In this case, McMonagle's request for transfer to the Court of Appeal was denied on February 11, 2010. Two months later, McMonagle filed an original petition for a writ of habeas corpus in the California Supreme Court, which was denied on June 17, 2010. The outcome of this case turns on whether McMonagle's case became final upon the denial of the requested transfer to the Court of Appeal or upon denial of his habeas petition by the California Supreme Court.

28 U.S.C. § 2244(d)(1)(A) provides:

A 1-year period of limitation shall apply to an application for a writ of habeas corpus by a person in custody pursuant to the judgment of a State court. The limitation period shall run from the latest of - -
(A) the date on which the judgment became final by the conclusion of direct review. . .

(Emphasis added).

We have consistently determined the timeliness of a habeas petition by calculating the running of the limitations period with reference to the completion of direct review in the state court. See Bowen v. Roe, 188 F.3d 1157, 1158-59 (9th Cir. 1999). Although filing of collateral proceedings may toll the running of the limitations period, it does not affect commencement of the running of the limitations period. See Banjo v. Ayers, 614 F.3d 968-69 (9th Cir. 2010) (discussing tolling due to collateral review proceedings).

The majority opinion seeks to alter our well-established interpretation of finality by conflating the concepts of finality and exhaustion of state remedies. See Majority Opinion, p. 11 (" Here, it is no coincidence that finality coalesces with exhaustion. . . ." ).

Page 1160

However, the United States Supreme Court does not agree. In Duncan v. Walker, 533 U.S. 167, 121 S.Ct. 2120, 150 L.Ed.2d 251 (2001), the Supreme Court distinguished the concepts of exhaustion and finality. The Court explained that the exhaustion requirement set forth in 28 U.S.C. § 2254(b) fosters comity between state and federal courts by ensuring that state courts have a complete opportunity to review federally-based challenges to a state conviction before initiating a collateral challenge in federal court. See id. at 178-79. In contrast, the statute of limitations period contained in 28 U.S.C. § 2244(d)(1) advances the goal of finality in state court judgments, thereby reducing the potential for delay. See id. at 179. The tolling provision contained in 28 U.S.C. § 2244(d)(2)[1] bridges the gap between the limitations period in § 2244(d)(1) and the exhaustion requirement of § 2254(b)(1)(A).[2] Even though the limitations period begins to run when direct review becomes final, the collateral review required to exhaust state remedies tolls the running of the limitations period.[3] See id. at 179-80.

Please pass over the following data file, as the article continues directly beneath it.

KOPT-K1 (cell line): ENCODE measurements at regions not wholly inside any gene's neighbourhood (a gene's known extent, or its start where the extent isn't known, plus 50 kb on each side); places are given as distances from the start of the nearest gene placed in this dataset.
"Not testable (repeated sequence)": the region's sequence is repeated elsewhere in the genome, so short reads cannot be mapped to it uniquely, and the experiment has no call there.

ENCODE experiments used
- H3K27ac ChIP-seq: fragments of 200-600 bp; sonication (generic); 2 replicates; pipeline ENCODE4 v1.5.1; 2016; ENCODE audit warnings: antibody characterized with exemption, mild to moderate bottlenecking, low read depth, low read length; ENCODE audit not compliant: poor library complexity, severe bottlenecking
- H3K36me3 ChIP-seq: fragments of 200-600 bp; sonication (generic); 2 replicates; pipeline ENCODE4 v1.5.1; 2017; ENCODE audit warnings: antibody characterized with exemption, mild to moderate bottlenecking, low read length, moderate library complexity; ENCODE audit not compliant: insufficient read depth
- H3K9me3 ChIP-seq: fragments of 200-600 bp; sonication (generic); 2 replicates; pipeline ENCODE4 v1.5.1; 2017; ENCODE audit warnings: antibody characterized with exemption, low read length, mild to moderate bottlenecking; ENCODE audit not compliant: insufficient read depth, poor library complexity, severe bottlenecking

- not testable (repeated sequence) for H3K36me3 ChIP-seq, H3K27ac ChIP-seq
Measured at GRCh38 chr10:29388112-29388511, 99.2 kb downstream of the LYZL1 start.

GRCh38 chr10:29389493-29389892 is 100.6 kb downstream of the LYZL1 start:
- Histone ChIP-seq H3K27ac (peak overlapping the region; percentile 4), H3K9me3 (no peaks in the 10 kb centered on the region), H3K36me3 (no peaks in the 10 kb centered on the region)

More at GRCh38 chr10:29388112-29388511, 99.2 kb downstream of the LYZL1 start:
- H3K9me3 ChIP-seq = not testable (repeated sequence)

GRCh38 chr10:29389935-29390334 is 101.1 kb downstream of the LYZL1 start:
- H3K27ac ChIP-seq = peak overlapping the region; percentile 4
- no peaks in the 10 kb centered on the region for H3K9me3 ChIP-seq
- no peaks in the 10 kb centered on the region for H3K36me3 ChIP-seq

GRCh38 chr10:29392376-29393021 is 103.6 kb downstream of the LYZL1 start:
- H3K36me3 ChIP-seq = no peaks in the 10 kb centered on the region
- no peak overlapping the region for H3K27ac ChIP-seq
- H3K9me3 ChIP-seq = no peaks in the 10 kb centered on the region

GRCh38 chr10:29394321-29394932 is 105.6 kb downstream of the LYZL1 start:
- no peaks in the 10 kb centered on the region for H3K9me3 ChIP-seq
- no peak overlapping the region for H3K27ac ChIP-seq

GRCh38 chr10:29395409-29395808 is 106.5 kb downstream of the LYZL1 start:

The majority's approach conflating exhaustion and finality obliterates the balance struck by the exhaustion and statute of limitation provisions of AEDPA and impermissibly renders the tolling provision superfluous. See Ctr. for Biological Diversity v. Salazar, 695 F.3d 893, 903 (9th Cir. 2012) (" It is a cardinal principle of statutory construction that a statute should be construed, if possible, so that no clause, sentence or word shall be superfluous, void or insignificant . . . ." ) (citations and internal quotation marks omitted). The majority is of the view that no proceeding in California is final until the California Supreme Court has ruled. See Majority Opinion, p. 7. Thus, the majority calculates the running of the habeas statute of limitations in this case from the date the California Supreme Court denied McMonagle's habeas petition, rendering his federal habeas petition timely. See id., p. 13. However, the rules governing misdemeanor appeals in California provide that denial of a certification to the California Court of Appeal for review " is final immediately" and may not be appealed to the California Supreme Court. Cal. R. Ct. 8.500(a)(1); see also Tecklenburg, 169 Cal.App.4th at 1405 & n.4. The denial of McMonagle's appeal on February 11, 2010, was " final immediately," triggering the running of the federal habeas statute of limitation. Without tolling, the one-year statute of limitations expired on May 12, 2011. See Greene v. Fisher, 132 S.Ct. 38, 44, 181 L.Ed.2d 336 (2011) (" Finality occurs when direct state appeals have been exhausted and a petition for writ of certiorari from [the United States Supreme Court] has become time barred . . ." ) (emphasis added); see also United States Supreme Ct. R. 13 (providing 90 days within which to

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file for a writ of certiorari). As the district court noted, McMonagle was entitled to tolling for the thirty-six days during which his habeas petition was pending before the California Supreme Court. See 28 U.S.C. § 2244(d)(2). Addition of these thirty-six days extended the statute of limitations deadline to June 17, 2011. I agree with the district court that his habeas petition filed on August 10, 2011, was untimely.

It is no surprise that the majority fails to cite even one case adopting its novel view conflating the concepts of exhaustion and finality. This will be the first.

I respectfully dissent.